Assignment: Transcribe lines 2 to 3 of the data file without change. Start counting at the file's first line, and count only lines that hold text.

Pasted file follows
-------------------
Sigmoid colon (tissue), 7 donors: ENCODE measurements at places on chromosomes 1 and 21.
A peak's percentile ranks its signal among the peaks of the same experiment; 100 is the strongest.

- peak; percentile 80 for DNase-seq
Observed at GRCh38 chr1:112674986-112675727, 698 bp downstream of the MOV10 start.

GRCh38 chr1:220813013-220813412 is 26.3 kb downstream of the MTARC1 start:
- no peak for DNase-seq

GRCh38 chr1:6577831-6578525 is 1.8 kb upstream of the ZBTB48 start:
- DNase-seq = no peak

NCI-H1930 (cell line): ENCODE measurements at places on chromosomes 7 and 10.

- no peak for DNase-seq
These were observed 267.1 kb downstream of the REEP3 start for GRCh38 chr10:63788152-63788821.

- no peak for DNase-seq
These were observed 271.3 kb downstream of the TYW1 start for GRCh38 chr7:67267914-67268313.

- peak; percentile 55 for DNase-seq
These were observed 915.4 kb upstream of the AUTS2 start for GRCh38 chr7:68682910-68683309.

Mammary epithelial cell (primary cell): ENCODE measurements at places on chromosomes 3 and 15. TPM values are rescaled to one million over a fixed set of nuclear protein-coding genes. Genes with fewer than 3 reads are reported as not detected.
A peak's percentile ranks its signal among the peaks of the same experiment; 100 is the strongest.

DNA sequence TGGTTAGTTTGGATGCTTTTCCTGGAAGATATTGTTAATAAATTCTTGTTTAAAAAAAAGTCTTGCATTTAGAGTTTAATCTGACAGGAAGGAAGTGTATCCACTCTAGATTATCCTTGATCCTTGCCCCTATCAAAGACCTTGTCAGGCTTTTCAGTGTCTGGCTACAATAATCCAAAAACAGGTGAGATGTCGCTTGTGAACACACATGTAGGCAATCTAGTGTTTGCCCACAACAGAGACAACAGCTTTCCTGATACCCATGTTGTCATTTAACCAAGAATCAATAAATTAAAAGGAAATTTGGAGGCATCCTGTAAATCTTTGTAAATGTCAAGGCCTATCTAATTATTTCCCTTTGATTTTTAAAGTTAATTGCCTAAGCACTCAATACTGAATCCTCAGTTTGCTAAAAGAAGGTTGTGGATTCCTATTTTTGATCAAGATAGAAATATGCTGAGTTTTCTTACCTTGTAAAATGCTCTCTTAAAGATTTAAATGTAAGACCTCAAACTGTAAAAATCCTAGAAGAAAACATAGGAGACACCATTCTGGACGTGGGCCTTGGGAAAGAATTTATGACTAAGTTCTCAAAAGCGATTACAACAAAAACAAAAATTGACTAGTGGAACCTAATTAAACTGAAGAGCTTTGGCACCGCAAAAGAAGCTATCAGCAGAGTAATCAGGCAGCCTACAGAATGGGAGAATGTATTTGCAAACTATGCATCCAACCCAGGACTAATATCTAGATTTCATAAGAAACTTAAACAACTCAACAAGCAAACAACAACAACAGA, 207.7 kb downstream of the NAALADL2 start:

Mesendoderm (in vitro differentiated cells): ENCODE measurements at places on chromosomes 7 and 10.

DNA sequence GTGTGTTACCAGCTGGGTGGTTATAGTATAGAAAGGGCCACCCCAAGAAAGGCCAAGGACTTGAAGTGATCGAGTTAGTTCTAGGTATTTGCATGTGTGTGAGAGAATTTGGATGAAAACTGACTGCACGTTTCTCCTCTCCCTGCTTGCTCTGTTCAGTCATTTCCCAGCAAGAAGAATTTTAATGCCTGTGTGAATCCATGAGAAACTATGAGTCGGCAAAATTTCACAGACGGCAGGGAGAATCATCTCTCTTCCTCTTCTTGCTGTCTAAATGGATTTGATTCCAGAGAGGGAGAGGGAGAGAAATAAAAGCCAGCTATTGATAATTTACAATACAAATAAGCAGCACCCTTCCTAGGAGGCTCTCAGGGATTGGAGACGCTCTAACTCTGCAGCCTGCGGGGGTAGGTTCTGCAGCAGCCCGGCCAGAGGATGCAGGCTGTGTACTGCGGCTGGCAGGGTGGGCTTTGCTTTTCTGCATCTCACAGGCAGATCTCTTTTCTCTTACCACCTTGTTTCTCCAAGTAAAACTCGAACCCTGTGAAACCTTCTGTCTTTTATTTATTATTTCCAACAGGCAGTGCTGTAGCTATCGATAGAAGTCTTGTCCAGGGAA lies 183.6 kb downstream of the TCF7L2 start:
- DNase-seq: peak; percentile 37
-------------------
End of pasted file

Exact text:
A peak's percentile ranks its signal among the peaks of the same experiment; 100 is the strongest.

- peak; percentile 80 for DNase-seq